“Part of the national discussion is, ‘what do we provide for students’,” Cunningham said. “We provide them an education; that’s what the collegiate model is. So, we want to fulfill that obligation to all of our students.”

In addition to providing financial support, the University will provide student-athletes who left the University in good academic standing with free room, board, and books. They will also be placed in a new, “enhanced” advising program.

“We added two additional advisors last year,” Cunningham said. “Now, we’re trying to get all the students to meet with advisors in the College of Arts and Sciences each semester. So, we’ve already added some staff. If we need to add more as we move forward, we will.”

Cunningham said Complete Carolina will be funded completely by the Ram’s Club. He added that UNC averages about a 90-percent graduation rate among student-athletes.

UNC Faculty Council Chair Bruce Cairns said the faculty is completely behind this initiative.

“There’s a commitment on the faculty’s part to ensure that all of the students who have attended Carolina have the opportunity to complete their degree and be leaders in their community,” Dr. Cairns said. “So, we’re very excited about it.”

He says, regardless of the national conversation, this was something that was crucial for the University.

“I think it’s the right thing to do,” Dr. Cairns said. “It always starts with that. If that helps that ongoing conversation, then that’s great. Carolina has always led. Clearly we’ve had some challenges. We need to address those challenges, and I think that this is a major step forward.”


UNC BoT To Hear $180 Million MEASURE Plan Thursday

The UNC Board of Trustees will hear just how a $180 million grant will be spent Thursday morning.

The Board held its regular committee meetings Wednesday and will be presented with reports from each on Thursday. Those committees include Finance and Infrastructure, Innovation and Impact, External Relations, and University Affairs.

At the start of this month, UNC announced it received its second largest single grant in the sum of $180 million for the MEASURE project. The U.S. Agency for International Development presented the grant to the Carolina Population Center for MEASURE, which stands for Monitoring and Evaluation to Assess and Use Results Evaluation project.

The project has brought in nearly $600 million in all since its inception in 1997.

The Board will also hear about UNC’s Galapagos Lab and Science Center and The Honors Study Abroad Program.

UNC’s Board of Trustees meets at the Carolina Inn Thursday beginning at 8:00 a.m.



Perl, Pioneering UNC Neuroscientist, Dies At 88

Neuroscience pioneer Dr Edward R. Perl has passed away at age 88.

Perl was the Sarah Graham Kenan Professor Emeritus of cell and molecular physiology at UNC School of Medicine.

Dr. Edward R. Perl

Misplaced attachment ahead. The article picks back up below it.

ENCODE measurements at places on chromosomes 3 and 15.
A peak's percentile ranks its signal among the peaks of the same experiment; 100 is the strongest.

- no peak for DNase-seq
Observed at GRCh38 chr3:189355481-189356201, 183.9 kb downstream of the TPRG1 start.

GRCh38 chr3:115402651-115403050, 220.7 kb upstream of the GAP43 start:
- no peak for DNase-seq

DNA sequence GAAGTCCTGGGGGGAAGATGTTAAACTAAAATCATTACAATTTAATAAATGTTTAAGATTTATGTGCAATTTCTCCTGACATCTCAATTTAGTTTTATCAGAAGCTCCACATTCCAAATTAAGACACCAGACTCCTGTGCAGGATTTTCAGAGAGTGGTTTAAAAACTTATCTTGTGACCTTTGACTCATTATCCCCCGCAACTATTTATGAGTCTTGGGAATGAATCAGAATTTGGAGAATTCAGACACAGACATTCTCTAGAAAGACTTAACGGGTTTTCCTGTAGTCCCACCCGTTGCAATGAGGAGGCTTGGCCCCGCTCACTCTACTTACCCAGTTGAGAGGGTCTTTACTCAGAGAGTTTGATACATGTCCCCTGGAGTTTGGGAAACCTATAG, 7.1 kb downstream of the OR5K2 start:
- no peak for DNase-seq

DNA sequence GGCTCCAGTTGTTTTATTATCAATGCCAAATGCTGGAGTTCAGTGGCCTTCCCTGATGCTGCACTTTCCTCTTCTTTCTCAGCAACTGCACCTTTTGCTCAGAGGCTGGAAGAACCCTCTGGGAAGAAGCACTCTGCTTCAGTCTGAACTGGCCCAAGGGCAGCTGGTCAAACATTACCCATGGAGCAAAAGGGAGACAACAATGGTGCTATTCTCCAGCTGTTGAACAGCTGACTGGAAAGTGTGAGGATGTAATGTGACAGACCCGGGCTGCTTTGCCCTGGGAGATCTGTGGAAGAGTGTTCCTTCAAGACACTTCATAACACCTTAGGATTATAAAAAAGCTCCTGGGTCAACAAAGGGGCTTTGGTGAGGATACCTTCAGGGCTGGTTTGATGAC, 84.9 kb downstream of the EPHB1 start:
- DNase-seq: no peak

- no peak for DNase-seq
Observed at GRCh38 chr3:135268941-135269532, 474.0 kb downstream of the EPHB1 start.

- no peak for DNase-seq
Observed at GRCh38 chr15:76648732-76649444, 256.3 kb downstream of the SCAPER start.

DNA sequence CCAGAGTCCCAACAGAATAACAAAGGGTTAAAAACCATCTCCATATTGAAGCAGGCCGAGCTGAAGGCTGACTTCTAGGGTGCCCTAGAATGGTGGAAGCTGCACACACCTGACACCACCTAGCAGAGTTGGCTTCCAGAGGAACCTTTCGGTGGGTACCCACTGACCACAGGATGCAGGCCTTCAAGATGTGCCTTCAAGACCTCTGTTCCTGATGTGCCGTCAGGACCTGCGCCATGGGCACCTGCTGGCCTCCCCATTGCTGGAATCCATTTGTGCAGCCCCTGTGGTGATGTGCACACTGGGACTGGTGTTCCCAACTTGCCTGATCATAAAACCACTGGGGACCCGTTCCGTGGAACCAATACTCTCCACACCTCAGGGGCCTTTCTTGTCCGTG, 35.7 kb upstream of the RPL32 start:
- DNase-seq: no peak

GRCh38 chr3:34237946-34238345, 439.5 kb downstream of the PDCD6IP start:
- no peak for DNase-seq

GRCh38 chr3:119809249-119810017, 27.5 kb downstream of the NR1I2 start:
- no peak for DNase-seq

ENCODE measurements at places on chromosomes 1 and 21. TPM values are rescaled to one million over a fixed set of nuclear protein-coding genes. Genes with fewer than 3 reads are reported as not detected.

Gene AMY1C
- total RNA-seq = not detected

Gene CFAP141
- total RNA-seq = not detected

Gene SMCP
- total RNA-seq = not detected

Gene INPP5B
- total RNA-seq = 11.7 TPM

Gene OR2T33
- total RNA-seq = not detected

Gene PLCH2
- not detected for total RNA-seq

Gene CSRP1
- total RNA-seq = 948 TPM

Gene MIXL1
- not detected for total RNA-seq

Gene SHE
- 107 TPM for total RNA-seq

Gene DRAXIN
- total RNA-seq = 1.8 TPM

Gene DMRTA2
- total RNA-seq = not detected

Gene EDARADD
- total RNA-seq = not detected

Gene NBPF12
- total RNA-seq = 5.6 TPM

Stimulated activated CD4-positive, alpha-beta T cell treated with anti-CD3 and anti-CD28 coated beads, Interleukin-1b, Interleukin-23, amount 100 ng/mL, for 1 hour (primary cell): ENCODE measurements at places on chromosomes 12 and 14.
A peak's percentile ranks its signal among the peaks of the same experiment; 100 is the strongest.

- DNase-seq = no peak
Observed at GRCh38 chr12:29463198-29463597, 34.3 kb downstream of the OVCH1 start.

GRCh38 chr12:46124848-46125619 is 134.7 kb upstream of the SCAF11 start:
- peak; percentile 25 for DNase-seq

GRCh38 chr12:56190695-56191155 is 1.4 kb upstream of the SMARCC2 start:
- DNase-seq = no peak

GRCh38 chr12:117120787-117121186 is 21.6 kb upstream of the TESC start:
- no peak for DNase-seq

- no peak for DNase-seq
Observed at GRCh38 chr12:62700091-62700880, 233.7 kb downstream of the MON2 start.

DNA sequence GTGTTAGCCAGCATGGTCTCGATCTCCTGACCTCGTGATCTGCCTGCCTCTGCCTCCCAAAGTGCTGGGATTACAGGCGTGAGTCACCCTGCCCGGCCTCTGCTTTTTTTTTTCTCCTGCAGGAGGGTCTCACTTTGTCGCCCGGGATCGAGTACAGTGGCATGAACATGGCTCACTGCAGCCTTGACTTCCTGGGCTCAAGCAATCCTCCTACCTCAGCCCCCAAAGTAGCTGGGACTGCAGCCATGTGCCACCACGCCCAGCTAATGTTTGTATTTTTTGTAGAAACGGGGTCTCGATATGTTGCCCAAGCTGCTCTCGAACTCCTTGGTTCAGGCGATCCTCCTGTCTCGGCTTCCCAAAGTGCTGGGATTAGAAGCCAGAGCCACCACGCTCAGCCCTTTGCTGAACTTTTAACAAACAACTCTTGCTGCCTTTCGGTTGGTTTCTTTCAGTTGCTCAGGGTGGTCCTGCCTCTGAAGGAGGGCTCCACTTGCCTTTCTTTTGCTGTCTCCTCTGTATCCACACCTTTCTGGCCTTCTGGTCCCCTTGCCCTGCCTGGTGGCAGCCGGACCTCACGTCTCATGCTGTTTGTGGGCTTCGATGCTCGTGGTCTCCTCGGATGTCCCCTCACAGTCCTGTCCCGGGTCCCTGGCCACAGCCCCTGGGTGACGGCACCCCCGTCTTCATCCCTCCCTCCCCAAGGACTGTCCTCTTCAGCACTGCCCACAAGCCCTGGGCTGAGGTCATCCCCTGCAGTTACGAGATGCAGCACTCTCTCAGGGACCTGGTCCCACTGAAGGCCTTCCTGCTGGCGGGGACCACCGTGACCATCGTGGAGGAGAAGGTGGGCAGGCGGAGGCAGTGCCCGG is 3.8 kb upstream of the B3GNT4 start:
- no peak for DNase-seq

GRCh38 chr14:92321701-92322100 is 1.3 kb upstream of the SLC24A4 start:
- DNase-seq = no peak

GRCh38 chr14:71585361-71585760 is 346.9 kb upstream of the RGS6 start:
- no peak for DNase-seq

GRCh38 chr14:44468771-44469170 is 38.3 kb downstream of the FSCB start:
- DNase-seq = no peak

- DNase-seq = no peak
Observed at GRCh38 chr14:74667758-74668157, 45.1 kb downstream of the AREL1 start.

Dr. Edward R. Perl

His groundbreaking work more than three decades ago identified a particular class of nerve cells that respond exclusively to pain. His discovery paved the way for research into pain-relieving drugs that block their function.

Perl was instrumental in the formation of the Society for Neuroscience and served as acting president in its first year of existence from 1969 to 1970.

He also established the Perl-UNC Neuroscience Prize, which includes a $10,000 award in recognition of significant achievements in neuroscience. Four past recipients went on to win the Nobel Prize for Physiology and Medicine.

He is survived by his wife, children, and grand daughters as well as many students and colleagues.

In lieu of flowers, the family suggests memorial contributions be made to the Perl-UNC Neuroscience Prize, through the Medical Foundation of NC, 880 MLK Jr. Blvd, Chapel Hill, N.C. 27514.


Prosecutor: Hearing In UNC Agents Case On Hold

HILLSBOROUGH – This week’s scheduled hearing for five people charged with violating North Carolina’s sports agent law by providing benefits to former Tar Heels football players has been postponed.

Orange County district attorney Jim Woodall said Monday that the hearing originally set for Wednesday is on hold until a later date that hasn’t yet been set.

Prosecutors have provided tens of thousands of investigative records to defense attorneys for review. It’s unclear when the case could reach a trial.

A grand jury indicted the defendants in September for violating the state’s Uniform Athlete Agent Act by providing benefits to former players Marvin Austin, Greg Little and Robert Quinn in 2010. The defendants include a Georgia-based sports agent and a former UNC tutor.


UNC’s Summer Green Named To U.S. U20 World Cup Roster

Story by Dave Lohse

CHICAGO, ILL. – U.S. Under-20 Women’s National Team head coach Michelle French has named her 21-woman roster that will represent the American side at the 2014 FIFA Under-20 Women’s World Cup, being held in Edmonton, Montreal, Moncton and Toronto, Canada, from Aug. 5-24.

North Carolina rising junior forward Summer Green (Milford, Mich.) has earned one of the roster spots, continuing a long tradition of Tar Heel players who have competed in the U20 World Cup. Two years ago in Japan, Tar Heels Crystal Dunn, Kealia Ohai and Bryane Heaberlin led the United States to the gold medal.

Green’s current Tar Heel teammate, junior midfielder/defender Katie Bowen, will compete for the New Zealand team at the U20 World Cup and was named the captain of the Football Ferns’ side earlier this week.